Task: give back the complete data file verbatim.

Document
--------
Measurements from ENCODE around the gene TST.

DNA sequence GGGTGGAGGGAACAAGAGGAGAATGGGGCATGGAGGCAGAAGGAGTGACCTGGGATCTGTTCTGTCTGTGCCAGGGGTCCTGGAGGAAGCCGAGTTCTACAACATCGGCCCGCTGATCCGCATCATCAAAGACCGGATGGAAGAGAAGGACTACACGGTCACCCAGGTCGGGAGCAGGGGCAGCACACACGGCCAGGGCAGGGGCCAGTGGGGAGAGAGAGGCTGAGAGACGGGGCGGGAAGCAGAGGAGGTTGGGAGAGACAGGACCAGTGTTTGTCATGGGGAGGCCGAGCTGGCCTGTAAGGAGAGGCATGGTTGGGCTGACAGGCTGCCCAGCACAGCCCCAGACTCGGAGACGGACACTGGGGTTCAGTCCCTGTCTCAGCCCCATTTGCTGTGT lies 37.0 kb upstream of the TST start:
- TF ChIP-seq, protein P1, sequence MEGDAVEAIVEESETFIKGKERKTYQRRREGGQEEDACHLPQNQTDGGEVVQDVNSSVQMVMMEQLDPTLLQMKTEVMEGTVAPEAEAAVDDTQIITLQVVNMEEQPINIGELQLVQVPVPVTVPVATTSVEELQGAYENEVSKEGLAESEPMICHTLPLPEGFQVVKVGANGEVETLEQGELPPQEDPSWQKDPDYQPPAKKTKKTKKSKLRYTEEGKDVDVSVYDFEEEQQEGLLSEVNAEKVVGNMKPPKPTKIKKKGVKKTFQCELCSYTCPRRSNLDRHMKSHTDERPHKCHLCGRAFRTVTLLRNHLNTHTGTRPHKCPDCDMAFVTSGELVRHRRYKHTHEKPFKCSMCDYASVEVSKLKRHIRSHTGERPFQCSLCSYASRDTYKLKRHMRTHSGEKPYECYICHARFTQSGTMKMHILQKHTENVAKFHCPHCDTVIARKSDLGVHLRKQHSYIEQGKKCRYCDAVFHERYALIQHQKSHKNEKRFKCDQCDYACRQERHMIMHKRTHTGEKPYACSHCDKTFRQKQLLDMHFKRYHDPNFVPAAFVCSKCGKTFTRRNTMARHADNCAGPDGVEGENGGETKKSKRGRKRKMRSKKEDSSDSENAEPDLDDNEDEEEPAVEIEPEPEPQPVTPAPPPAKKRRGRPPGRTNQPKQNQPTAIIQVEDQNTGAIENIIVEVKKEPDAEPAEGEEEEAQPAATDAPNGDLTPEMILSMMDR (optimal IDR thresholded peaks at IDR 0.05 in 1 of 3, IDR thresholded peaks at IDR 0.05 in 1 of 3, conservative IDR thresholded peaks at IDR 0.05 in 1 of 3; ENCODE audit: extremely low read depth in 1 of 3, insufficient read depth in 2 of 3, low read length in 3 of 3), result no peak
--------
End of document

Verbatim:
Measurements from ENCODE around the gene TST.

DNA sequence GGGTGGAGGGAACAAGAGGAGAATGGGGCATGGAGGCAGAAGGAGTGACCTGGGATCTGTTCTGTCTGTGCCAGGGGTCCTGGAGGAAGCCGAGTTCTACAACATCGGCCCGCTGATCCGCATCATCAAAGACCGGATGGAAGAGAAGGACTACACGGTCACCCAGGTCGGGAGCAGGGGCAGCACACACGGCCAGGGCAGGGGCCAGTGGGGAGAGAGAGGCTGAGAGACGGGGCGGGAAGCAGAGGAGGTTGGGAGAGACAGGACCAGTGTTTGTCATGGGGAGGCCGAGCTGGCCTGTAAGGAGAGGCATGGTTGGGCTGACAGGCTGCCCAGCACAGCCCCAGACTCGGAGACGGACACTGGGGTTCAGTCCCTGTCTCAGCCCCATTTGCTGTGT lies 37.0 kb upstream of the TST start:
- TF ChIP-seq, protein P1, sequence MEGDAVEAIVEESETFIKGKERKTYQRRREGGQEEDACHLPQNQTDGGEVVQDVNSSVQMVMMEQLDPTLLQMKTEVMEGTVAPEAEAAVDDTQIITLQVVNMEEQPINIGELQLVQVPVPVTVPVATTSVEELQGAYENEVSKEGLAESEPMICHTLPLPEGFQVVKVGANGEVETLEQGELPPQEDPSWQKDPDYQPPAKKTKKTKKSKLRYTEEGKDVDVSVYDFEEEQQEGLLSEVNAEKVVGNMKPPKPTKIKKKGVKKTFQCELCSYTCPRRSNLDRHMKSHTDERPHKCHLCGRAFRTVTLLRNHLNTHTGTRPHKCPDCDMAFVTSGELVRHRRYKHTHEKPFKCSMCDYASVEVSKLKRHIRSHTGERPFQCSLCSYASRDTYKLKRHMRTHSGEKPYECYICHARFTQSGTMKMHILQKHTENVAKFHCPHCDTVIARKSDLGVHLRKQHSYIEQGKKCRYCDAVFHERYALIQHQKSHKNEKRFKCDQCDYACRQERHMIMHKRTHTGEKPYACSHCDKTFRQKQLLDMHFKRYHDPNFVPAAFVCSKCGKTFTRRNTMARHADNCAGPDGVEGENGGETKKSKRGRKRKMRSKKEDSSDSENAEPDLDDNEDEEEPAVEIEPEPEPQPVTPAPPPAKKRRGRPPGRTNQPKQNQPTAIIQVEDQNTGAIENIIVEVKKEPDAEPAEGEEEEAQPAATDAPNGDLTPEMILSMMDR (optimal IDR thresholded peaks at IDR 0.05 in 1 of 3, IDR thresholded peaks at IDR 0.05 in 1 of 3, conservative IDR thresholded peaks at IDR 0.05 in 1 of 3; ENCODE audit: extremely low read depth in 1 of 3, insufficient read depth in 2 of 3, low read length in 3 of 3), result no peak